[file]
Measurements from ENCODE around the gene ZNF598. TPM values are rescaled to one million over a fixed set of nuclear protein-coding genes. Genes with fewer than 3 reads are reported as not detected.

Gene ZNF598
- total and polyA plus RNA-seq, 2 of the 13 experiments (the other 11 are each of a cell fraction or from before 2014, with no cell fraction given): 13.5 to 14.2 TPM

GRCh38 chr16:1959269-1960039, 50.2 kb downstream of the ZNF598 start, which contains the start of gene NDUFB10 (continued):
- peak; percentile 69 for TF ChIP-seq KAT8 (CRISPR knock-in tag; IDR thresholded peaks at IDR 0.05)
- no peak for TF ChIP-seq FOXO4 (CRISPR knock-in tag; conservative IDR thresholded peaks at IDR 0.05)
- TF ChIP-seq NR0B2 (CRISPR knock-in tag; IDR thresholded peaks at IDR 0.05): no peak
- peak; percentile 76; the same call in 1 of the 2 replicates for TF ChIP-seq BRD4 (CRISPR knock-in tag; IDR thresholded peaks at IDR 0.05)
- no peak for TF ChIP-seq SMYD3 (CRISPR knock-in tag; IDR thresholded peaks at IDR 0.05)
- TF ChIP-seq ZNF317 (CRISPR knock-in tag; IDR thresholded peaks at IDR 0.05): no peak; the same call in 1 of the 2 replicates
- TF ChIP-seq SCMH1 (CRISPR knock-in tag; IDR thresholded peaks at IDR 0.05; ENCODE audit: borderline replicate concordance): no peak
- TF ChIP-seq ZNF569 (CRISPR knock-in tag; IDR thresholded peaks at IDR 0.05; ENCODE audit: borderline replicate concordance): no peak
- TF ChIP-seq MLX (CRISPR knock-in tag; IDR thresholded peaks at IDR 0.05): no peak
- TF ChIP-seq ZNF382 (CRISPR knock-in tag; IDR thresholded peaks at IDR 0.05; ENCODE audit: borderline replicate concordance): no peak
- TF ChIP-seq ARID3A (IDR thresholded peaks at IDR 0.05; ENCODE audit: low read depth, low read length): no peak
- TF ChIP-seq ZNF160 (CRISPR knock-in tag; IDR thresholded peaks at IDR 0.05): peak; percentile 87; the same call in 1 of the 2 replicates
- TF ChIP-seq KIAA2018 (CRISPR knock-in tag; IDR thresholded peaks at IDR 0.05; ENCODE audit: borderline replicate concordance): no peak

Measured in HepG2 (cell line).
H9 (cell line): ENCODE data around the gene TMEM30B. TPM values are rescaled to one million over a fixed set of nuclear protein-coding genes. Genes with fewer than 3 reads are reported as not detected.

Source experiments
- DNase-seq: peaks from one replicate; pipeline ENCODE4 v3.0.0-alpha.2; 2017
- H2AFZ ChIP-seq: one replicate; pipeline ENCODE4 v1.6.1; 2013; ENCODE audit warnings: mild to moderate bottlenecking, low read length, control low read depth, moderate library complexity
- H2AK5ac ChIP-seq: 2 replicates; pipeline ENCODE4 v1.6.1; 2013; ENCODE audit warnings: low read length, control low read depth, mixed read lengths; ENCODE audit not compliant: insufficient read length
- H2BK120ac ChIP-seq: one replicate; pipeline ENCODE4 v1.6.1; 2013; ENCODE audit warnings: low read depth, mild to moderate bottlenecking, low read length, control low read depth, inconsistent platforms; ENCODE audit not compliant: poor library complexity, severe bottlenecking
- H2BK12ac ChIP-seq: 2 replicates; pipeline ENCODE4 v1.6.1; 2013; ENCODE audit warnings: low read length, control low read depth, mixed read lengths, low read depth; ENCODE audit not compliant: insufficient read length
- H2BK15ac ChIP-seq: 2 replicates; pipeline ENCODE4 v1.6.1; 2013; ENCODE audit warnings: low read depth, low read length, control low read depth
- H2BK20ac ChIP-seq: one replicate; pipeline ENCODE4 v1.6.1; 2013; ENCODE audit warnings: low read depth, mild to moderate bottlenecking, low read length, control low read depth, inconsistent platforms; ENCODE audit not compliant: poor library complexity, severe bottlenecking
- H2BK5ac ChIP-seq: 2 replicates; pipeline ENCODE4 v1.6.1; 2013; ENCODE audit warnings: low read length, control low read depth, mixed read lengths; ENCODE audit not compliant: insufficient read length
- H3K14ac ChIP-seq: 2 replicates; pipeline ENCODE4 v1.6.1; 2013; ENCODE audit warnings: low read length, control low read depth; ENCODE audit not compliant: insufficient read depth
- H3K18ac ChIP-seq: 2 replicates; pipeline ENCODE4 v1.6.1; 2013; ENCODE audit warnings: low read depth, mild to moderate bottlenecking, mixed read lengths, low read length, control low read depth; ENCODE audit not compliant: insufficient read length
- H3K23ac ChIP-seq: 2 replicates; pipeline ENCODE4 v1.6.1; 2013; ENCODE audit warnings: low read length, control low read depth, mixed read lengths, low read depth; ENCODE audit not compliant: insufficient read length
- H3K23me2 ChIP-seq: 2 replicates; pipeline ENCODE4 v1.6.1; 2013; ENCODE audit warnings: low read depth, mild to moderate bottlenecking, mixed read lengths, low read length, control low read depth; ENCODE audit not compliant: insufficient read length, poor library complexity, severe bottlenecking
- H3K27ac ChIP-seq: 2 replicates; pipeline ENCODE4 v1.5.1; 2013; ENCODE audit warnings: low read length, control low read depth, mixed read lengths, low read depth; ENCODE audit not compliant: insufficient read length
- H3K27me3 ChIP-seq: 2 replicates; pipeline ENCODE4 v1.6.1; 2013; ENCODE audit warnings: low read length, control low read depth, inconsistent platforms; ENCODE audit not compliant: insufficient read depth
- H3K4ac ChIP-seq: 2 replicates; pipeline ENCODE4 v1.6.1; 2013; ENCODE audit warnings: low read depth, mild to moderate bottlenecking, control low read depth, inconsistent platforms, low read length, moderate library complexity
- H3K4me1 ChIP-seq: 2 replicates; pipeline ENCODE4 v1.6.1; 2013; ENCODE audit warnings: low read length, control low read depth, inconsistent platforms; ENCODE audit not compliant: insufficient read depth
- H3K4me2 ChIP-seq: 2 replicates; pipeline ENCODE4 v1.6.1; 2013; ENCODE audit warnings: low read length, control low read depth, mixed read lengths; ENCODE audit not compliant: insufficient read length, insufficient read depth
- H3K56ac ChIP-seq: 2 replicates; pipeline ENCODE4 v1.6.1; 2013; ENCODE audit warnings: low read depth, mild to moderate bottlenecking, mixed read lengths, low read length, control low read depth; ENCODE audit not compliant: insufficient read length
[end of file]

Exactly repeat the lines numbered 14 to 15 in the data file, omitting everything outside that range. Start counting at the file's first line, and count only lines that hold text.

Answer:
- TF ChIP-seq ZNF382 (CRISPR knock-in tag; IDR thresholded peaks at IDR 0.05; ENCODE audit: borderline replicate concordance): no peak
- TF ChIP-seq ARID3A (IDR thresholded peaks at IDR 0.05; ENCODE audit: low read depth, low read length): no peak